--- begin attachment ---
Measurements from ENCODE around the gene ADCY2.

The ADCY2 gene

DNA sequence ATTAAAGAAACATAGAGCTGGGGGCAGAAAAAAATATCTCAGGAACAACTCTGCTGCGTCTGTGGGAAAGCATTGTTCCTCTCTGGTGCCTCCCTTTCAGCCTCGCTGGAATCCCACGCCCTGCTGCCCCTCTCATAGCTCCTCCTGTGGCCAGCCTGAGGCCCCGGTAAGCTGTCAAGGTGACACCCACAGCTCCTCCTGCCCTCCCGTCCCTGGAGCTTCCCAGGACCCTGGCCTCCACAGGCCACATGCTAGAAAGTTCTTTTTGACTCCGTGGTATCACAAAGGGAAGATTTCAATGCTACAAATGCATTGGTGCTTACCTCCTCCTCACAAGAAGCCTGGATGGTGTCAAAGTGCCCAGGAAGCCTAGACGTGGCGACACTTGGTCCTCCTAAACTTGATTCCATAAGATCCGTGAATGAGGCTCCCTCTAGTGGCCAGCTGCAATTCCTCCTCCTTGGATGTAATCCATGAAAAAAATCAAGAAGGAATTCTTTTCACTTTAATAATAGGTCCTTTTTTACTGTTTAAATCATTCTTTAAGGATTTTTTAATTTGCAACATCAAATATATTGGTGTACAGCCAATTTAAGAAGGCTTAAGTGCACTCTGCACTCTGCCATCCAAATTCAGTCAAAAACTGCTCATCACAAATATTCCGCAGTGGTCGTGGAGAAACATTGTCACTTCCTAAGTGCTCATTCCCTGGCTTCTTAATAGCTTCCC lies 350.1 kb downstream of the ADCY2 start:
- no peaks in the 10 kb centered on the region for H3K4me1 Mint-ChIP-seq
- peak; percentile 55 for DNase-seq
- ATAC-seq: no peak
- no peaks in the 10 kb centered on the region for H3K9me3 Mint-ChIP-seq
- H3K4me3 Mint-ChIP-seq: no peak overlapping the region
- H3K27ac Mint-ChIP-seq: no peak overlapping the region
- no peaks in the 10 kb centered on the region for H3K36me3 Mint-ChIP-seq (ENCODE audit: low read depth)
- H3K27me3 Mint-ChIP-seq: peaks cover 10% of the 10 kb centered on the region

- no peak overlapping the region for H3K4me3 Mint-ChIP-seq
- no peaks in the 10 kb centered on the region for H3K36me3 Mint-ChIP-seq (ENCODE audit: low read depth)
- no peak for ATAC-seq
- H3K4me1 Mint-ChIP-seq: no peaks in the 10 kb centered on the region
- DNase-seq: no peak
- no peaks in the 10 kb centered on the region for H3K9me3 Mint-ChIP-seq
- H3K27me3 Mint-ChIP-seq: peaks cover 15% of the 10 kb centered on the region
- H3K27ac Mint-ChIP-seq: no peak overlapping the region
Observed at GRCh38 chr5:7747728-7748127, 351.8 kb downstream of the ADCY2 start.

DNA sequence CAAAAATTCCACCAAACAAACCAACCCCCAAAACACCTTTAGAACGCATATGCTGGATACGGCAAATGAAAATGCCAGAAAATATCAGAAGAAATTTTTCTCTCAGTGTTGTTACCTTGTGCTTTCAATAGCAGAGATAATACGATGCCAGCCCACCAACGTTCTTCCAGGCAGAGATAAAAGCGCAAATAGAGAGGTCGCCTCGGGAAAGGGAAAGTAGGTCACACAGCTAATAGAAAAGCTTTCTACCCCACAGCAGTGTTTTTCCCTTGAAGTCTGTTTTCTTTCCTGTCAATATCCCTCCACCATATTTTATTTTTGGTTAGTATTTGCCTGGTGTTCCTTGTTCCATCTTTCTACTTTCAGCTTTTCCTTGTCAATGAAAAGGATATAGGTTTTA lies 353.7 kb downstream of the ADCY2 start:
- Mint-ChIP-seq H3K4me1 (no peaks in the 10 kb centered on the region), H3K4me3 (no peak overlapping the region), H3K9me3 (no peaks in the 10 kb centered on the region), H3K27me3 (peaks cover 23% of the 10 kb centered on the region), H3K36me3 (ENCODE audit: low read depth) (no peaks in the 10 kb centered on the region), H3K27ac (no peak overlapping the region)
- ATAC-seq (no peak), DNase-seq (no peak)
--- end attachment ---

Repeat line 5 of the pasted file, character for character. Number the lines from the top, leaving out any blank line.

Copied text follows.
- peak; percentile 55 for DNase-seq